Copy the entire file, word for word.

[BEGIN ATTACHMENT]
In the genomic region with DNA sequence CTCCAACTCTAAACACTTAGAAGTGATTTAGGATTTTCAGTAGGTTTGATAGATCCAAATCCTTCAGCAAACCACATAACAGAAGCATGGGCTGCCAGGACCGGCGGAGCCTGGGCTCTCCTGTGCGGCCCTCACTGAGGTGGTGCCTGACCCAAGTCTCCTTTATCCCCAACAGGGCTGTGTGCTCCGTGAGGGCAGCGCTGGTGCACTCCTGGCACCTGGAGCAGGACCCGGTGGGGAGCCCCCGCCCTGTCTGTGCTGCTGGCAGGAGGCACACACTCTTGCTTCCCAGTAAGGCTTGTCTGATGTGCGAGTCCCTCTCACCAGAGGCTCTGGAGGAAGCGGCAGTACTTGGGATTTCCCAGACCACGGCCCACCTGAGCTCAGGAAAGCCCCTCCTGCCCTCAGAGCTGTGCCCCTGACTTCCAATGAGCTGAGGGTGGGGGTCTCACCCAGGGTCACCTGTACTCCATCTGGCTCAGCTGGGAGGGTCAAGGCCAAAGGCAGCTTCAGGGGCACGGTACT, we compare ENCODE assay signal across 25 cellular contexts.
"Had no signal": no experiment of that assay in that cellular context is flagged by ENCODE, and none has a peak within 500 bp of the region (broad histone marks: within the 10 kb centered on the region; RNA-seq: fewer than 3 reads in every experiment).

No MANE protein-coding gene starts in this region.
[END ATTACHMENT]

In the genomic region with DNA sequence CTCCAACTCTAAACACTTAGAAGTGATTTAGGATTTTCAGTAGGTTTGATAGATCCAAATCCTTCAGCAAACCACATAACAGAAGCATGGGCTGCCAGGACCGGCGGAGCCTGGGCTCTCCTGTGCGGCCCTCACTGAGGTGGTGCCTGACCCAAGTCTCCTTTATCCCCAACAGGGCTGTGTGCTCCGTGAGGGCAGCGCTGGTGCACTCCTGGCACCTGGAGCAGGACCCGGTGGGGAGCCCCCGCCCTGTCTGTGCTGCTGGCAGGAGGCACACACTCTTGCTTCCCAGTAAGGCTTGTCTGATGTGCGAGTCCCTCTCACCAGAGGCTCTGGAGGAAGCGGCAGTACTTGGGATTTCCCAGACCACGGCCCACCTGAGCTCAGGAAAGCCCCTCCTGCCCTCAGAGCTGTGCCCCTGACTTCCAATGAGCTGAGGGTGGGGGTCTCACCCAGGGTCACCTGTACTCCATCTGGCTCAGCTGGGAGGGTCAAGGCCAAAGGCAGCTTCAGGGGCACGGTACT, we compare ENCODE assay signal across 25 cellular contexts.
"Had no signal": no experiment of that assay in that cellular context is flagged by ENCODE, and none has a peak within 500 bp of the region (broad histone marks: within the 10 kb centered on the region; RNA-seq: fewer than 3 reads in every experiment).

No MANE protein-coding gene starts in this region.